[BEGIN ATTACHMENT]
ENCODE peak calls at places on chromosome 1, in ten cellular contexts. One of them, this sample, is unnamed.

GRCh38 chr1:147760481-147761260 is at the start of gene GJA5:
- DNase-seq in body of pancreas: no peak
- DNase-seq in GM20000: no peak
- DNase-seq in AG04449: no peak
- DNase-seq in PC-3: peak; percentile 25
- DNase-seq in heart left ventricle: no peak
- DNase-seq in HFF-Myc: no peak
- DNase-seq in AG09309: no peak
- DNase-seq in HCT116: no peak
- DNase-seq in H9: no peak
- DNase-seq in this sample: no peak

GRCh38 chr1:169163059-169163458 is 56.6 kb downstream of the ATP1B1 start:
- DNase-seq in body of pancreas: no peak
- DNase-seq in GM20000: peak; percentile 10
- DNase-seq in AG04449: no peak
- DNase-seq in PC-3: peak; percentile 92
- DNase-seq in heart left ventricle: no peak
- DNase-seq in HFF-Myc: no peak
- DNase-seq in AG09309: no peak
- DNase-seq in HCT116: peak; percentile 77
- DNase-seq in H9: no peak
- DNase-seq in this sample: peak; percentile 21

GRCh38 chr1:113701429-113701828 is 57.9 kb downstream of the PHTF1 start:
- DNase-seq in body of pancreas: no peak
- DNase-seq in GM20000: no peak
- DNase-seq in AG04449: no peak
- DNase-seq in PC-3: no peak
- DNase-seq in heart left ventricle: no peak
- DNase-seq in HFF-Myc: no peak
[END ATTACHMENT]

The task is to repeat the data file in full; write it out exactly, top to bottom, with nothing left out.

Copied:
ENCODE peak calls at places on chromosome 1, in ten cellular contexts. One of them, this sample, is unnamed.

GRCh38 chr1:147760481-147761260 is at the start of gene GJA5:
- DNase-seq in body of pancreas: no peak
- DNase-seq in GM20000: no peak
- DNase-seq in AG04449: no peak
- DNase-seq in PC-3: peak; percentile 25
- DNase-seq in heart left ventricle: no peak
- DNase-seq in HFF-Myc: no peak
- DNase-seq in AG09309: no peak
- DNase-seq in HCT116: no peak
- DNase-seq in H9: no peak
- DNase-seq in this sample: no peak

GRCh38 chr1:169163059-169163458 is 56.6 kb downstream of the ATP1B1 start:
- DNase-seq in body of pancreas: no peak
- DNase-seq in GM20000: peak; percentile 10
- DNase-seq in AG04449: no peak
- DNase-seq in PC-3: peak; percentile 92
- DNase-seq in heart left ventricle: no peak
- DNase-seq in HFF-Myc: no peak
- DNase-seq in AG09309: no peak
- DNase-seq in HCT116: peak; percentile 77
- DNase-seq in H9: no peak
- DNase-seq in this sample: peak; percentile 21

GRCh38 chr1:113701429-113701828 is 57.9 kb downstream of the PHTF1 start:
- DNase-seq in body of pancreas: no peak
- DNase-seq in GM20000: no peak
- DNase-seq in AG04449: no peak
- DNase-seq in PC-3: no peak
- DNase-seq in heart left ventricle: no peak
- DNase-seq in HFF-Myc: no peak